Then the Buddha spoke in verse as follows:

Verse 97. He who is not credulous, who has realized the Unconditioned (Nibbana), who has cut off the links of the round of rebirths, who has destroyed all consequences of good and bad deeds, who has discarded all craving, is indeed the noblest of all men (i.e., an arahat).

At the end of the discourse, all those bhikkhus attained arahatship.

Verse 98

VII (9) The Story of Thera Revata

While residing at the Jetavana monastery, the Buddha uttered Verse (98) of this book, with reference to Thera Revata of the Acacia (khadira) Forest.

Revata was the youngest brother of the Chief Disciple, Sariputta. He was the only one of the brothers and sisters of Sariputta who had not left home for the homeless life. His parents were very anxious to get him married. Revata was only seven years old when his parents arranged a marriage for him to a young girl. At the wedding reception, he met an old lady who was one hundred and twenty years old, and he realized that all beings are subject to ageing and decay. So, he ran away from the house and went straight to a monastery, where there were thirty bhikkhus. Those bhikkhus had been requested earlier by Thera Sariputta to make his brother a samanera if he should come to them. Accordingly, he was made a samanera and Thera Sariputta was informed about it.

Samanera Revata took a subject of meditation from those bhikkhus and left for an acacia forest, thirty yojanas away from the monastery. At the end of the vassa, the samanera attained arahatship. Thera Sariputta then asked permission from the Buddha to visit his brother, but the Buddha replied that he himself would go there. So the Buddha accompanied by Thera Sariputta, Thera Sivali and five hundred other bhikkhus set out to visit Samanera Revata.

The journey was long, the road was rough and the area was uninhabited by people; but the devas looked to all the needs of the Buddha and the bhikkhus on the way. At an interval of every yojana, a monastery and food were provided, and they travelled at the rate of a yojana a day. Revata, learning about the visit of the Buddha, also made arrangements to welcome him. By supernormal power he created a special monastery for the Buddha and five hundred monasteries for the other bhikkhus, and made them comfortable throughout their stay there.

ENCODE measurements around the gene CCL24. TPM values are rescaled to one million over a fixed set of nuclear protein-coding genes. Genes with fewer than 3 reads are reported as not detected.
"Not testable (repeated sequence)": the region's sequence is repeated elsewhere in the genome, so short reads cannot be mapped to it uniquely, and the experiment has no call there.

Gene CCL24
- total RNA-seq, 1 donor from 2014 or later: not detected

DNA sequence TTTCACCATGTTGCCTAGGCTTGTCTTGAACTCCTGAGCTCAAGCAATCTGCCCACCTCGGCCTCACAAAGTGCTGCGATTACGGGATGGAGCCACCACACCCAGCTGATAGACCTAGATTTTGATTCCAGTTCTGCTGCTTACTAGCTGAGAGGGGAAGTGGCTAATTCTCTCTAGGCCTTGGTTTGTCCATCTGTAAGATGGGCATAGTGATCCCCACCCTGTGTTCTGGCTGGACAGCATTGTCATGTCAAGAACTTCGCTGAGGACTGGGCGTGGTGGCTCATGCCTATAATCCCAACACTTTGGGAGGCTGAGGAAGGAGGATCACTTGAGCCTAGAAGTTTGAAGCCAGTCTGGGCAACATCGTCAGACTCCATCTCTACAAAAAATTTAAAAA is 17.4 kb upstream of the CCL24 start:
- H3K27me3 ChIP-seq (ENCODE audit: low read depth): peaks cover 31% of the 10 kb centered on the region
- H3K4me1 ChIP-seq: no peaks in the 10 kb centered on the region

On their return journey, they travelled at the same rate as before, and came to the Pubbarama monastery on the eastern end of Savatthi at the end of the month. From there, they went to the house of Visakha, who offered them alms-food. After the meal, Visakha asked the Buddha if the place of Revata in the acacia forest was pleasant.

And the Buddha answered in verse as follows:

Verse 98. In a village or in a forest, in a valley or on a hill, wherever arahats dwell, that place is delightful.

Verse 99

VII (10) The Story of a Woman

While residing at the Jetavana monastery, the Buddha uttered Verse (99) of this book, with reference to a woman of doubtful character.

A bhikkhu, after taking a subject of meditation from the Buddha, was practising meditation in an old garden. A woman of doubtful character came into the garden and, seeing the bhikkhu, tried to attract his attention and seduce him. The thera got frightened; at the same time, his whole body was diffused with some kind of delightful satisfaction. The Buddha saw him from his monastery, and with his supernormal power, sent rays of light to him, and the bhikkhu received this message, which said, "My son, where worldlings seek sensual pleasures is not the place for bhikkhus; bhikkhus should take delight in forests where worldlings find no pleasure."

Then the Buddha spoke in verse as follows:

Verse 99. Forests are delightful, but the worldlings find no delight in them; only those who are free from passion will find delight in them, for they do not seek sensual pleasures.

End of Chapter Seven: the Arahat



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updated: 18-03-2002